THE WIZBook by William F. Brown
Music and lyrics by Charlie Smalls
Garland Civic Theatre
Director – Kyle McClaran
Musical Director – Byron Holder
Choreographer – Christian Houston
Assistant Choreographer – Chandler Houston
Scenic Designer – Kyle McClaran
Lighting Designer – Catherine Luster
Costume Designer – Kyle McClaran and Marshall Shugart
Costumes – Celeste Rogers
Sound Designer – Kyle McClaran
Properties Designer – Marshall Shugart
Stage Manager – Marshall Shugart
Aunt Em – Genine Ware
Dorothy – Christian Houston
Uncle Henry – Darren McElroy
Addaperle – Cindy Kahn
Scarecrow – Timothy Turner-Parrish
Tinman – Darren McElroy
Lion – R. Bradford Smith
The Wiz – Evan Figg
Evilene – Cindy Kahn
Glinda – Genine Ware
Gatekeeper – John C. Hogwood
Lord High Underling – Hector Cabrera
Messenger John C Hogwood
ToTo – Little Ruby
Tornado – Chandler Houston, Chavis Humphry, Brandi Giles, Timothy Turner Parrish, Anthony Willis
Munchkins – Allision Albee, Hector Cabrera, John C Hogwood, Samantha Mascucci, Brandy Nuttall, Alyse Sefchick
Yellow Brick Road – Chavis Humphrey, Chandler Houston, Brandi Giles
Crows – Evan Figg, Timothy Turner-Parrish, Anthony Willis
Kalidahs – Allison Allbee, Hector Cabrera, Brandi Giles, John C. Hogwood, Chavis Humphrey, Alyse Sefchick
Poppies – Allison Allbee, Brandi Giles, Chandler Houston, Samantha Masucci, Brandy Nuttall, Alyse Sefchick
Field Mice – Hector Cabrera, John C. Hogwood
Emerald City Citizens – Allison Albee, Hector Cabrera, Brandi Giles, Chandler Houston, Chavis Humphrey, Samantha Masucci, Brandy Nuttall, Alyse Sefchick, Timothy Turner Parrish, Anthony Willis
Winkies – Allison Albee, Hector Cabrera, Brandi Giles, Chandler Houston, Chavis Humphrey, Samantha Masucci, Brandy Nuttall, Alyse Sefchick, Timothy Turner Parrish, Anthony Willis
Winged Monkeys – Timothy Turner-Parrish, Anthony Willis, Evan Figg, Chavis Humphrey
Keyboards – Byron Holder
Guitar – Enrique Olachea
Percussion – Lino Gamez
Reviewed Performance: 8/1/2014
Reviewed by Scott W. Davis , Associate Critic for John Garcia's THE COLUMN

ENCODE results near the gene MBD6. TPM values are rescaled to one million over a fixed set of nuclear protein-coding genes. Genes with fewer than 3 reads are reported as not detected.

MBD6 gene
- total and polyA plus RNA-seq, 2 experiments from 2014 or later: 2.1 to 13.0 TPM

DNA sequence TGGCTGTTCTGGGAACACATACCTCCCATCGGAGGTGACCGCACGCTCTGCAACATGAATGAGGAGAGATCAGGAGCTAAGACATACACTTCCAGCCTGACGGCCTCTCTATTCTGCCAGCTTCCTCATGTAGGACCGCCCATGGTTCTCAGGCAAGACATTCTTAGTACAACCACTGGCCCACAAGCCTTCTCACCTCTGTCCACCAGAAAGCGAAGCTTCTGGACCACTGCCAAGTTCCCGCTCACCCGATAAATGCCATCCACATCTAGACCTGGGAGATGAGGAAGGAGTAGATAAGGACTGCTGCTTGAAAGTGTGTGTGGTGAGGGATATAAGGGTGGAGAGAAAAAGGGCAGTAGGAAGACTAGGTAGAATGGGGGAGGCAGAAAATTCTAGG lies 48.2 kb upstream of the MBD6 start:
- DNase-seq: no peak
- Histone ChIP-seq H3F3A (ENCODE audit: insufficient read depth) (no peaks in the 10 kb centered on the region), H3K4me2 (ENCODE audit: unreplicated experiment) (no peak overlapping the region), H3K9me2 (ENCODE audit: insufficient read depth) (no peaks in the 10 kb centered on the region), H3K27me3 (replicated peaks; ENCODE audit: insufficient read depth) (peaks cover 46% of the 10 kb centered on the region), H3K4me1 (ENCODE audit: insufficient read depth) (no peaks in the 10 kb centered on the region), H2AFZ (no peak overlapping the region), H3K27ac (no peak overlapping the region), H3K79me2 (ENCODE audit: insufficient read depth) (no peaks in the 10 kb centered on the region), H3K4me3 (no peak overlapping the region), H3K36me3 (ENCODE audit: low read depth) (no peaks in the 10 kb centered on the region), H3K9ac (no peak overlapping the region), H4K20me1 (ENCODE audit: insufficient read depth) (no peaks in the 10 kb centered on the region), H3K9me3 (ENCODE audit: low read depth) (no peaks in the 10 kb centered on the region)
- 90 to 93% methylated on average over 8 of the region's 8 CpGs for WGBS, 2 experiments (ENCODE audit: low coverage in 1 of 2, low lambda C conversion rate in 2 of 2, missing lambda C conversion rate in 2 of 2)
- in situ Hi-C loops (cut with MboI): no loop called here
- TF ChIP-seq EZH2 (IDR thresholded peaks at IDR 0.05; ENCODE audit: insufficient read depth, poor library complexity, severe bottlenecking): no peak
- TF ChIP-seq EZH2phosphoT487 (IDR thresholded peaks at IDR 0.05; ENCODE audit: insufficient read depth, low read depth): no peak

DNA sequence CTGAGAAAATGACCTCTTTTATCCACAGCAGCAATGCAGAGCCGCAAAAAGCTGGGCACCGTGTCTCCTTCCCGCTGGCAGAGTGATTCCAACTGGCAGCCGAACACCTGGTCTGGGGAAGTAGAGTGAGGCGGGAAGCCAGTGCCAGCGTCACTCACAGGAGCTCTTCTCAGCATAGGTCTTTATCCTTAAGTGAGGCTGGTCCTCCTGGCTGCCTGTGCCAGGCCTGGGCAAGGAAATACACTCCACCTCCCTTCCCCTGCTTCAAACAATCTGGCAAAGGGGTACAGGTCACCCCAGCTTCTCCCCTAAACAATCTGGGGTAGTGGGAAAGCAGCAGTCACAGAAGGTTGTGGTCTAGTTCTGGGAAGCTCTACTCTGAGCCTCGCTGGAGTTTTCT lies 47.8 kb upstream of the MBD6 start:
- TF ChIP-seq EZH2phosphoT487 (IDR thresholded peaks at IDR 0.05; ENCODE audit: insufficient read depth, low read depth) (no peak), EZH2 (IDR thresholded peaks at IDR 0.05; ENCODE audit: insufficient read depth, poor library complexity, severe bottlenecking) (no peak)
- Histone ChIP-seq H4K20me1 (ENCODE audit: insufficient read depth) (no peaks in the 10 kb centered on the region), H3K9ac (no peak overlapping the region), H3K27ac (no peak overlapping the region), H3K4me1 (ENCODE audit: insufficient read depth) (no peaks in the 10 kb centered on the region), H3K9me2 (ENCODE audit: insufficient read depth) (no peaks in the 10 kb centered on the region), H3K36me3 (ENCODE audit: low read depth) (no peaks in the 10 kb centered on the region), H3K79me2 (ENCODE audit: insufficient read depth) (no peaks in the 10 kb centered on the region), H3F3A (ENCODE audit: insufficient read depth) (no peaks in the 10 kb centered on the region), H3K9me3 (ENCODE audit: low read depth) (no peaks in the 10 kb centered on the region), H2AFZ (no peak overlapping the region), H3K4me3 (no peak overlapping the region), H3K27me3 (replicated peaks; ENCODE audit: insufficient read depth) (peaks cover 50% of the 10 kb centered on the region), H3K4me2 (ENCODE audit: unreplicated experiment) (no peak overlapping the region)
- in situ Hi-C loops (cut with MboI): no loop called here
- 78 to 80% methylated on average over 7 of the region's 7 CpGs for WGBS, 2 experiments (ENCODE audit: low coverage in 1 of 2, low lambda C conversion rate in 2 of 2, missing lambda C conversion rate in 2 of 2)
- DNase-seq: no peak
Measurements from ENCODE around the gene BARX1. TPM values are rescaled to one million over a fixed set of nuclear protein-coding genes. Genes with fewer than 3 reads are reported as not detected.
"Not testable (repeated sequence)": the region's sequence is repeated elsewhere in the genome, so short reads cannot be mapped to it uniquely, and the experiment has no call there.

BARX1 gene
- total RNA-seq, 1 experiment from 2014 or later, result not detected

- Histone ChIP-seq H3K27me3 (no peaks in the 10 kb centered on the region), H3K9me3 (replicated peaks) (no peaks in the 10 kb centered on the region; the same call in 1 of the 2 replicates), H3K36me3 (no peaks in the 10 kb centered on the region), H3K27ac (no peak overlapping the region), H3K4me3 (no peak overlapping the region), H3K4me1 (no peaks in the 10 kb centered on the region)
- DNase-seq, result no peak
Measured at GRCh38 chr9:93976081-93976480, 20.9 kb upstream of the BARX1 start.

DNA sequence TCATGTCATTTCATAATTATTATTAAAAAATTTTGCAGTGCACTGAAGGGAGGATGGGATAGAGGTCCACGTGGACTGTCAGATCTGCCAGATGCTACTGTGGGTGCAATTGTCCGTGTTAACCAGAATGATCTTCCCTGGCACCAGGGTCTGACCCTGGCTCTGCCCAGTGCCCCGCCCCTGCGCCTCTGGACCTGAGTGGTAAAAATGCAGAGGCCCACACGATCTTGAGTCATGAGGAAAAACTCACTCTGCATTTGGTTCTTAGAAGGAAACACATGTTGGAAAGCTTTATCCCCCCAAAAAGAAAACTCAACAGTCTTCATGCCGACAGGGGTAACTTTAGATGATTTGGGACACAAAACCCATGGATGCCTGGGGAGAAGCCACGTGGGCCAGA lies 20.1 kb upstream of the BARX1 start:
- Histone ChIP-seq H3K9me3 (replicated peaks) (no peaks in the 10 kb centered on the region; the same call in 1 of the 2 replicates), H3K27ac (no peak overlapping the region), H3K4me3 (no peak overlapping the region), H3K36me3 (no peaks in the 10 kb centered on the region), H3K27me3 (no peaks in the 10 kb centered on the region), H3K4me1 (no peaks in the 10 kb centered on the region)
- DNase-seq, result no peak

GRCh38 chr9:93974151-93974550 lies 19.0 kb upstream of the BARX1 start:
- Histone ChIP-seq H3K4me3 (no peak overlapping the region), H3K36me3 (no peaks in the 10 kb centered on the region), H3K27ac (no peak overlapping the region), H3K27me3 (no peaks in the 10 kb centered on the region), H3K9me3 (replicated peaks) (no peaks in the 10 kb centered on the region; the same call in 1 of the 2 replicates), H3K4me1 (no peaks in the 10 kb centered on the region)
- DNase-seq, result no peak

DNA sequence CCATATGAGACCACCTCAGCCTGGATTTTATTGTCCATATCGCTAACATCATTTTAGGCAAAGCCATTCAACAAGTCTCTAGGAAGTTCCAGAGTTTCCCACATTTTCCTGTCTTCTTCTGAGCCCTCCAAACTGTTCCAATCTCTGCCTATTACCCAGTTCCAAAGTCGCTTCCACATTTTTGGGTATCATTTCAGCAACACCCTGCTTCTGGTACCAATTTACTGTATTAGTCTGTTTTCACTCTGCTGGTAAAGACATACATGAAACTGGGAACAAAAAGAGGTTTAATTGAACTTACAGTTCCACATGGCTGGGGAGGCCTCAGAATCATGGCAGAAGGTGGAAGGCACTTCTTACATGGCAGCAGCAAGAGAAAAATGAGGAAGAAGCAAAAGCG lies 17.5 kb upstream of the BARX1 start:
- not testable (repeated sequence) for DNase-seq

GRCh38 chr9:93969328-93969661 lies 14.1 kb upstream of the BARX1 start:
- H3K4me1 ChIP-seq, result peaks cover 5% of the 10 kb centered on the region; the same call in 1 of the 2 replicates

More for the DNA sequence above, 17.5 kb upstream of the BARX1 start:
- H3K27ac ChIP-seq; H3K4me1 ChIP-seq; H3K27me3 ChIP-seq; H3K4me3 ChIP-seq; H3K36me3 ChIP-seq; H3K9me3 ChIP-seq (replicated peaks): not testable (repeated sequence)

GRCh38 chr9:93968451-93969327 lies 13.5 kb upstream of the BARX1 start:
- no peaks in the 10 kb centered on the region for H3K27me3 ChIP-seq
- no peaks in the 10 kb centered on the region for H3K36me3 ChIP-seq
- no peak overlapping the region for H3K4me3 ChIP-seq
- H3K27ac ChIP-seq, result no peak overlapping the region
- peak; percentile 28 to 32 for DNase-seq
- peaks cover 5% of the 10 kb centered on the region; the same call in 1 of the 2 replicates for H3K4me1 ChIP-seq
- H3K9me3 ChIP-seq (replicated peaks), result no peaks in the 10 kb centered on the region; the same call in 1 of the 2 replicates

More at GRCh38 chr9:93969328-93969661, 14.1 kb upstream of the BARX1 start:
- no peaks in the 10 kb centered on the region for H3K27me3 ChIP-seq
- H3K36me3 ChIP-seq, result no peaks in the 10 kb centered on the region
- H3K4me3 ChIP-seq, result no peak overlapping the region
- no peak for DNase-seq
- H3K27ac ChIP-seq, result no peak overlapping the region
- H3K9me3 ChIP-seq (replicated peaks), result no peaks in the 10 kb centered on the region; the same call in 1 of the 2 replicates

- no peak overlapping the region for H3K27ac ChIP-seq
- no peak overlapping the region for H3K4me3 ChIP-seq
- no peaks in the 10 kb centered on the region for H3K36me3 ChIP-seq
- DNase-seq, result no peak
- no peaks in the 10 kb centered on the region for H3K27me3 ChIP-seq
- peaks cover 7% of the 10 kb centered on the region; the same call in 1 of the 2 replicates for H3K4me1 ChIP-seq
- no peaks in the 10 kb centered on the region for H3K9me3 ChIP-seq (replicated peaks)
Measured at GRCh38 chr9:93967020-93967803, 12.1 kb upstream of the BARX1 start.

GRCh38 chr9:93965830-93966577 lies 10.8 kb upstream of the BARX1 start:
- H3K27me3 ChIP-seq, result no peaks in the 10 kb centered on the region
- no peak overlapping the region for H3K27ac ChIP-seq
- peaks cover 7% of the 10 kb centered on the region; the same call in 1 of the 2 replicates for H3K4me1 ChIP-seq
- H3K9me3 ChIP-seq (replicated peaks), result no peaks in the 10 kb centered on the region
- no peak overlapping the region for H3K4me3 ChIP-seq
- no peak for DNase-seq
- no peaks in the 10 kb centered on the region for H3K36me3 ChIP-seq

The Wiz had its pre-Broadway run in 1974 at the Morris A. Mechanic Theatre in Baltimore. The show was a success, to a point. Unfortunately, the producers weren’t quite as happy with the show, so when the show moved to the Majestic Theatre on Broadway in 1975, they brought in a new cast. Opening January 5th under the direction of Geoffrey Holder, it had a cast to die for including Stephanie Mills as Dorothy, Hinton Battle as the Scarecrow, Tiger Haynes as the Tin Man, Ted Ross as the Lion, Dee Dee Bridgewater as Glinda, André DeShields as the Wizard, Mabel King as Evillene, the Wicked Witch of the West, and of all things, Phylicia Rashād as a Munchkin. If you listen to some of the music you may notice a certain familiarity. That’s because one of the biggest recording artists in the R & B genre was a driving force and co-collaborator of the music and lyrics. Luther Vandross brought his unique flair to the musical, but at the same token he brought large royalty fees. Producer Ken Harper actually contemplated closing the show after it’s opening on Broadway due to its heavy financial burden. 20th Century Fox, the major investor in the project agreed to pony up $100,000.00 if the production staff and artistic talent agreed to reduce royalty payments until the show paid off its $1.1 million dollar debt. They agreed to the terms and within eight weeks of opening the show was sold out every night. At the Tony Awards that year it all paid off with a win for Best Musical, Charlie Smalls for Best Original Score, Ted Ross for Best Performance by a Featured Actor in a Musical, Dee Dee Bridgewater for Best Performance by a Featured Actress in a Musical, Geoffrey Holder for Best Direction of a Musical, George Faison for Best Choreography, and Geoffrey Holder for Best Costume Design.